Did you get a yearbook in high school? The Annual Report feels a little bit like the grown-up version of getting the yearbook … (more…)
This year for #GivingTuesday (November 28) we are fundraising for Eared Grebe surveys at Mono Lake!
First: There is a donation match! All donations made on Giving Tuesday through Facebook will be matched, thanks to Facebook’s charitable giving program. (And they’re not charging fees either.) Click here on Tuesday to #GivefortheGrebes via Facebook!
Then: Mark your calendar to catch our Facebook Live event at 12:30pm On Tuesday, November 28 down at the lake with Geoff, Robbie, and Maureen talking about Eared Grebe research and answering your questions. Tune in (more…)
This post was written by Jenny Rieke, 2017 Birding Intern.
I recently had the opportunity to go out to the landbridge to help with maintenance of the gull fence. I woke up at 5:00am in order to get out there in time, and by 6:30am we were ready to head out, chest waders and all.
This was my first time to the north shore of Mono Lake and it was quite a contrast to the scenic southern shore I am used to. With Black Point behind us, we trudged over salt flats towards Negit Island. Passing skeletons of last year’s giant blazing stars and coyote scat, we approached the electric fence when suddenly I heard it—the clamor of the gull colony! I put my binoculars up to see the islets overflowing with California Gulls. This was a place I had only imagined in my mind, and now it was coming to life. (more…)
This post was written by Julissa Rosales, 2017 Canoe Coordinator.
Whether you are a local or simply passing through right now is the best time to get out on Mono Lake. Since January of this year the lake has risen over two feet and we are expecting it to continue to rise another foot-and-a-half. It is a magical, serene, and beautiful place to experience by canoe.
The Mono Lake Committee offers hour-long canoe tours with knowledgeable guides paddling you through tufa groves. We offer these tours every Saturday and Sunday at 8:00am, 9:30am, and 11:00am through the first weekend in September. Reserve your spot online today!
It is astonishing how much the lake has risen in the past month. I go out every week as often as I can, even on my days off and before work, just to see how different the changing water level makes tufa disappear under the water’s surface. There is so much to see from the Sierra Nevada’s still-snow-covered peaks, the lake teeming with brine shrimp, and the new nesting Osprey chicks. There is so much to explore and be grateful for in what the Mono Lake Committee and friends have done to ensure that this splendid lake is not lost or forgotten. We’d love it if you would join us for an amazing morning out on Mono Lake so you can experience the magic yourself.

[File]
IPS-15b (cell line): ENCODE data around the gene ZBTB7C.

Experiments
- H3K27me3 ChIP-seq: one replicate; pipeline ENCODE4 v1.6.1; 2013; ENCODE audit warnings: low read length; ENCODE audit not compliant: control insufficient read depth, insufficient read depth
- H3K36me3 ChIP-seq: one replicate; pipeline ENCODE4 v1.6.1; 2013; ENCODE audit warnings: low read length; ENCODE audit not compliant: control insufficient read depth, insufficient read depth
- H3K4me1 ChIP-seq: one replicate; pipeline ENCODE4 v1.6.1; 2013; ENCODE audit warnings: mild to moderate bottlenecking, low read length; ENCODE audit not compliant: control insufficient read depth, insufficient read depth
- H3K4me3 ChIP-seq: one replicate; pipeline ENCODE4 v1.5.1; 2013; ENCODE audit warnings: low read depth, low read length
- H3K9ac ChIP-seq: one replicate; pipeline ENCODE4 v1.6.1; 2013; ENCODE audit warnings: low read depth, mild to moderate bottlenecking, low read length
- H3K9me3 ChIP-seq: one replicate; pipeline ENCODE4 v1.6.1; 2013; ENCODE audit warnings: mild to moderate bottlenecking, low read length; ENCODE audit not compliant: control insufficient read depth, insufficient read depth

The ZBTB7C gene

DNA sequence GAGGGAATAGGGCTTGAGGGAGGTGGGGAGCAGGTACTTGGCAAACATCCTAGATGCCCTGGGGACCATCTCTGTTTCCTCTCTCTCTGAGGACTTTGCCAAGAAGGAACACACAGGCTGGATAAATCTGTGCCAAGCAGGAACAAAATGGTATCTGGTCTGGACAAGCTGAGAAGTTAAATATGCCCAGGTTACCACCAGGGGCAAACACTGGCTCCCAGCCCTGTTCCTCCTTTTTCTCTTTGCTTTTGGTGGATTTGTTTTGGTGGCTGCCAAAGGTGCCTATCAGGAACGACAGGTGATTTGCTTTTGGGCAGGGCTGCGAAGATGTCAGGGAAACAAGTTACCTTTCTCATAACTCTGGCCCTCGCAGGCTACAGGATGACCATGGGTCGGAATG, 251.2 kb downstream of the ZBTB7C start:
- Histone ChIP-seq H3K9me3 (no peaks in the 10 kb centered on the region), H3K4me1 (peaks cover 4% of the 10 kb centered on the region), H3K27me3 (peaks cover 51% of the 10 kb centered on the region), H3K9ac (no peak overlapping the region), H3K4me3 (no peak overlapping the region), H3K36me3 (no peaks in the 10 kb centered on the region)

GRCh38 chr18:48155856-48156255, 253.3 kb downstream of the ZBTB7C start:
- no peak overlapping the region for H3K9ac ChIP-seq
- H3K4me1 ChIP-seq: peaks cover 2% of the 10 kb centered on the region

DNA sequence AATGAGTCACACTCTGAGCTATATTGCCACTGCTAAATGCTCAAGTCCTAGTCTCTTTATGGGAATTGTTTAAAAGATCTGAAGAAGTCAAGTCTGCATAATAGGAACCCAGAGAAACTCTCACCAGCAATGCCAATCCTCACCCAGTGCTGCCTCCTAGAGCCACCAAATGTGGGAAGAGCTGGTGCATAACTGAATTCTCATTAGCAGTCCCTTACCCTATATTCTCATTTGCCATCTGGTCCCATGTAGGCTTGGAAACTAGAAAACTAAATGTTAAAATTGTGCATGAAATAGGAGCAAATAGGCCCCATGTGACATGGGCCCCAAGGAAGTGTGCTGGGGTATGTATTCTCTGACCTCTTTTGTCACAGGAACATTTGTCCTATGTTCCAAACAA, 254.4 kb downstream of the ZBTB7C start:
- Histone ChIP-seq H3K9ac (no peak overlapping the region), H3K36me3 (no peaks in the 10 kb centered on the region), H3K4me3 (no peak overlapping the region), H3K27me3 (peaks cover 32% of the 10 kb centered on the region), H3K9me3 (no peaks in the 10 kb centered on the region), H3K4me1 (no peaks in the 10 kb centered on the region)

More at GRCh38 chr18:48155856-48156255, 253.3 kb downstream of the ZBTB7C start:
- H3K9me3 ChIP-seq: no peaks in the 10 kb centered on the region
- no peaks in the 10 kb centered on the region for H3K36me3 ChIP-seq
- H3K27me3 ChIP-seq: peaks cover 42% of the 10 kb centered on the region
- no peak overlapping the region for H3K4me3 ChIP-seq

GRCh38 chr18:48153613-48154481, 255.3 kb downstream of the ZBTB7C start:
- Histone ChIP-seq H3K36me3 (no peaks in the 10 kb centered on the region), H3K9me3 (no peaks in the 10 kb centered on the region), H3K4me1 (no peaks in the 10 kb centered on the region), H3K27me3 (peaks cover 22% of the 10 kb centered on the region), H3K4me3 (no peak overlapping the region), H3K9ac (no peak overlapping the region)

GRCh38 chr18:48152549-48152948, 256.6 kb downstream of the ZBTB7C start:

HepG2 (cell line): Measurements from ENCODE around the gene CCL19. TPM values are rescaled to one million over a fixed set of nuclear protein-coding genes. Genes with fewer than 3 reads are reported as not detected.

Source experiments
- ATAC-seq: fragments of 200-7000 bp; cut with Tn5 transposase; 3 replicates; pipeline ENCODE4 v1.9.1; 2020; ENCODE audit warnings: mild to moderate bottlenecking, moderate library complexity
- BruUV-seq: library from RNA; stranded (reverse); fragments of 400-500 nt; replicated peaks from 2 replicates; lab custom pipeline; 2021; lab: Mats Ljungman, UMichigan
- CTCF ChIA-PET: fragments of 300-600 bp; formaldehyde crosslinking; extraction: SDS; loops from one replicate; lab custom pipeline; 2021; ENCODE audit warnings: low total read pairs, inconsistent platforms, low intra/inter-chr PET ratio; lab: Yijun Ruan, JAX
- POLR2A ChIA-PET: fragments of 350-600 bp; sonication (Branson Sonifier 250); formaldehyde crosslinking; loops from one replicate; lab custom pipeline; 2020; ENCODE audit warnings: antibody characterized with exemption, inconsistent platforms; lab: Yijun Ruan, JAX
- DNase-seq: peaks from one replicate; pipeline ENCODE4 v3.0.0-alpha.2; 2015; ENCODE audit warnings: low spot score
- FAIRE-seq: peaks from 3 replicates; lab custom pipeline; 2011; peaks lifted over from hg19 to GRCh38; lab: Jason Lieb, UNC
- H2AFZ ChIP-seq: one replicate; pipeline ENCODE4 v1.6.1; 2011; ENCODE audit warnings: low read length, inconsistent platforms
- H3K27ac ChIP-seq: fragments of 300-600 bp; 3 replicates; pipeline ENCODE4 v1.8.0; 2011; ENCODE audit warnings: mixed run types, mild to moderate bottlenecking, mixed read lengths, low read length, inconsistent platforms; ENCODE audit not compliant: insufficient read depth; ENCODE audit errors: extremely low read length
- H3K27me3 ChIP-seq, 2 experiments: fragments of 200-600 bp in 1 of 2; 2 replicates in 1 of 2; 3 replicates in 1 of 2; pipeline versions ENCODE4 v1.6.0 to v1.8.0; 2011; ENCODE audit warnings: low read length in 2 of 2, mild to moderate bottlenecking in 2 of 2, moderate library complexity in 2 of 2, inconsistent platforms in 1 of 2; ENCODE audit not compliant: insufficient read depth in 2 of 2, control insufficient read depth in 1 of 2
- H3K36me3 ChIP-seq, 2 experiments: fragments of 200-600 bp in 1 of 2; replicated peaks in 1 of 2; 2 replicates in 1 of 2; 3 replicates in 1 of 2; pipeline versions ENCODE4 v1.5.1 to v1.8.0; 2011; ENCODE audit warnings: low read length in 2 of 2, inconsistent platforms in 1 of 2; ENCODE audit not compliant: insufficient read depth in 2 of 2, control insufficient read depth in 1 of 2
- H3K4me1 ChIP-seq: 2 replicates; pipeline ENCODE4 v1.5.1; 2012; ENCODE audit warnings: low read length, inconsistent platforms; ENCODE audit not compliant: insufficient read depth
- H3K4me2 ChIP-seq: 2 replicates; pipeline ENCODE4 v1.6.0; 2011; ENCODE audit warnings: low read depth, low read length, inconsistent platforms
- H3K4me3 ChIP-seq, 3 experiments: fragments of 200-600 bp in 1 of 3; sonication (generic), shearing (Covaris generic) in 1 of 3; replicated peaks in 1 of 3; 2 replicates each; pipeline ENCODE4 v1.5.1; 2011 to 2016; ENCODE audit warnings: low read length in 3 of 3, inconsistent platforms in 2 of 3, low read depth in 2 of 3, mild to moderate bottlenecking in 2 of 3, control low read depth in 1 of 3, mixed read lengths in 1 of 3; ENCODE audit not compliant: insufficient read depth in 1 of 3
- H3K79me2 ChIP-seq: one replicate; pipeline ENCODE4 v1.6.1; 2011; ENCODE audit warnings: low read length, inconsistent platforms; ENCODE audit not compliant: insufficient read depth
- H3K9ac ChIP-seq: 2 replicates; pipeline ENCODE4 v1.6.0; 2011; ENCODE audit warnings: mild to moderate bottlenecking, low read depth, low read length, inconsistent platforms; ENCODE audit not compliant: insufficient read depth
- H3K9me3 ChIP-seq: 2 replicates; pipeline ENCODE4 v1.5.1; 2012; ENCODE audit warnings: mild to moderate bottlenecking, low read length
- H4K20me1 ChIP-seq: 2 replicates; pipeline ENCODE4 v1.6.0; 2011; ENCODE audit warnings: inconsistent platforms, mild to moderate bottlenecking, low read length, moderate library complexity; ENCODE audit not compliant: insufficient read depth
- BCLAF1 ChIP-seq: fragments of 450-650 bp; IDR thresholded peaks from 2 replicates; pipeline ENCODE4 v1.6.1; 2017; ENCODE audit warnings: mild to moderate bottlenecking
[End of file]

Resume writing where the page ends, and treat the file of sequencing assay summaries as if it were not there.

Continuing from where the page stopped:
A mile of citizen-funded solar-powered electric fence is up and running, protecting Mono Lake’s nesting gulls—one of the three largest colonies in the world—from mainland predators. The fence is the result of a year and a half of planning by the Mono Lake Committee and California State Parks along with other agency partners, a dedicated local installation team, and generous funding from Mono Lake supporters across the country.
Why is the temporary fence—which will be removed when nesting is finished—needed? Five years of drought lowered Mono Lake seven feet, shrinking the protective moat of water between the lake’s north shore and Negit Island and adjacent islets—exposing a landbridge that allows coyotes access to the lake’s long-established nesting colony of California Gulls. Last summer signs were found on a few of these islets that coyotes had indeed walked the landbridge and then swum the remaining 500 feet or so of shallow water to prey on eggs and chicks, disrupting nesting and causing gulls to be suspicious of returning to these sites in future years.
Not a typical fence site
The electric mesh netting fence used for the project (more…)